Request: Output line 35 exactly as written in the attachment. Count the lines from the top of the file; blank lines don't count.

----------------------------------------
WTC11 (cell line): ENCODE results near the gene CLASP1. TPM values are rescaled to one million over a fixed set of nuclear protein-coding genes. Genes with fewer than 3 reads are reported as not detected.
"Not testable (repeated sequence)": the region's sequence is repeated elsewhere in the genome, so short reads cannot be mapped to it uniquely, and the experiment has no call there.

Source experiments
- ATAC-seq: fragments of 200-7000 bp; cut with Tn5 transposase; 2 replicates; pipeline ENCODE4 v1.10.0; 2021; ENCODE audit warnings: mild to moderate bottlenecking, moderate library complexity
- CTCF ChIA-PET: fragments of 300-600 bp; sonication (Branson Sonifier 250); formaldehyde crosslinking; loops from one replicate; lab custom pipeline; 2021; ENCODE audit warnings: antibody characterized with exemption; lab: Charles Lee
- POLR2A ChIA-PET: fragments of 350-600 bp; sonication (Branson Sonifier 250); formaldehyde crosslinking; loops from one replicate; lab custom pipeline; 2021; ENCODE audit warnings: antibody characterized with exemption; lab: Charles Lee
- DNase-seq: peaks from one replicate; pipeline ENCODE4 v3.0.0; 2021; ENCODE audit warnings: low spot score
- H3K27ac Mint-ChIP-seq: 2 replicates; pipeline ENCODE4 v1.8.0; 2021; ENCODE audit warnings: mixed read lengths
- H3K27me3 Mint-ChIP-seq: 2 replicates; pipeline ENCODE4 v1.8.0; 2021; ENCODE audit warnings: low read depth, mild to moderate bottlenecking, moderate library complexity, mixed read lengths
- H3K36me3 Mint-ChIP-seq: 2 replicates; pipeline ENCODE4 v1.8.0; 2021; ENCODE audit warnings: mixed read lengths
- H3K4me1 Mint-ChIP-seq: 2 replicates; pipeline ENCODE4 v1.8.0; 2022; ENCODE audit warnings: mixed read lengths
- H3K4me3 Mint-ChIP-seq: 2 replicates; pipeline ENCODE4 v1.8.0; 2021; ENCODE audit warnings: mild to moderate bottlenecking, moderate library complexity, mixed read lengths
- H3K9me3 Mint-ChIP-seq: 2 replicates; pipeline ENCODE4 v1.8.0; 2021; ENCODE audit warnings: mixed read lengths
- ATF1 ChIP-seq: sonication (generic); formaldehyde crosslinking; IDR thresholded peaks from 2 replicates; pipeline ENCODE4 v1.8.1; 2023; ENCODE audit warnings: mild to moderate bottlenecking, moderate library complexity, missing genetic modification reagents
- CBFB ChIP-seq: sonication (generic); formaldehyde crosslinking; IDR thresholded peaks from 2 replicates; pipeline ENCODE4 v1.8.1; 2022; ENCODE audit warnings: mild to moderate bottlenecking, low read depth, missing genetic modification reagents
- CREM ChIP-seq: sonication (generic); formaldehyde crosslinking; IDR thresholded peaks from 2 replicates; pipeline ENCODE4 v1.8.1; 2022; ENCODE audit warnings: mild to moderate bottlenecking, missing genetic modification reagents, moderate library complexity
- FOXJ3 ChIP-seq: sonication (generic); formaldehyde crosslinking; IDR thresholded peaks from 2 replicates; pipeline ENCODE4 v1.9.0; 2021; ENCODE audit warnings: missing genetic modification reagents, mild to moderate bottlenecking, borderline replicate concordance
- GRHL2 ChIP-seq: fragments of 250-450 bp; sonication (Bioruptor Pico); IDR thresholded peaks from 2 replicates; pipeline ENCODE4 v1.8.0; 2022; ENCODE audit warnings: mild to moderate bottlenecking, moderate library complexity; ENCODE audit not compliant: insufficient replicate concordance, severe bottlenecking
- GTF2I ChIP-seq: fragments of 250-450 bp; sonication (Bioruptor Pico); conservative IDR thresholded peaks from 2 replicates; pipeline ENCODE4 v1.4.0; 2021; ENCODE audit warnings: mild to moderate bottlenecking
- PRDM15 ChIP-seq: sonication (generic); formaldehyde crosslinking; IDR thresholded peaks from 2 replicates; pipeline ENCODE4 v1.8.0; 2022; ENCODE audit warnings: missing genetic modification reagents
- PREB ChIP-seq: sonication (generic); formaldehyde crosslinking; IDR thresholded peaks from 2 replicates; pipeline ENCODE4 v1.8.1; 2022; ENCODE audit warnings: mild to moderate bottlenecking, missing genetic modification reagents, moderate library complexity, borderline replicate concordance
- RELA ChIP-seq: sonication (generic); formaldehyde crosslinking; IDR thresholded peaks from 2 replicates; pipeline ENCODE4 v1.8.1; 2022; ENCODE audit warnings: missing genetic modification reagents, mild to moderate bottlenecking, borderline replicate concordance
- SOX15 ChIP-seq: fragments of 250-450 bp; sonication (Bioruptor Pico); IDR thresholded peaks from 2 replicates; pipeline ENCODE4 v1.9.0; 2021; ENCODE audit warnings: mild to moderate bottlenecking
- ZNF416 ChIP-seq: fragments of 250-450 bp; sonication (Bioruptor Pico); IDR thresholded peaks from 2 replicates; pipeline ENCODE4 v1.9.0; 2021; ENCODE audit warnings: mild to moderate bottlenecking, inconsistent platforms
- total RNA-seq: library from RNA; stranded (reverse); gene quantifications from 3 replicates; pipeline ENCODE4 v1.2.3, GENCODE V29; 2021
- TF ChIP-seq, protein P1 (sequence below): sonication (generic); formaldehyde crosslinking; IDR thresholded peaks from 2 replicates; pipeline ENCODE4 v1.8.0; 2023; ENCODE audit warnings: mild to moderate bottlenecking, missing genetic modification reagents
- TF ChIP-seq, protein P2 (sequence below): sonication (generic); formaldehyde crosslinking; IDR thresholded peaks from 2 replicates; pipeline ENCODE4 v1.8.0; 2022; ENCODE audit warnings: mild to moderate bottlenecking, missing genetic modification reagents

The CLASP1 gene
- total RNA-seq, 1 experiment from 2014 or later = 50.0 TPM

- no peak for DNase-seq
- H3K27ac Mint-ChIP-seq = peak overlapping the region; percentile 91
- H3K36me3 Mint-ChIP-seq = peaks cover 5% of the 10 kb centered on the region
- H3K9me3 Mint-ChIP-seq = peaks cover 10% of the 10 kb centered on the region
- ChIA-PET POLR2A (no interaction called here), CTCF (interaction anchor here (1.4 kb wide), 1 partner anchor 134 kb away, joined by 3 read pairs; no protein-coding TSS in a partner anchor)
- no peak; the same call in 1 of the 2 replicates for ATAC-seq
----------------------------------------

- no peak; the same call in 1 of the 2 replicates for ATAC-seq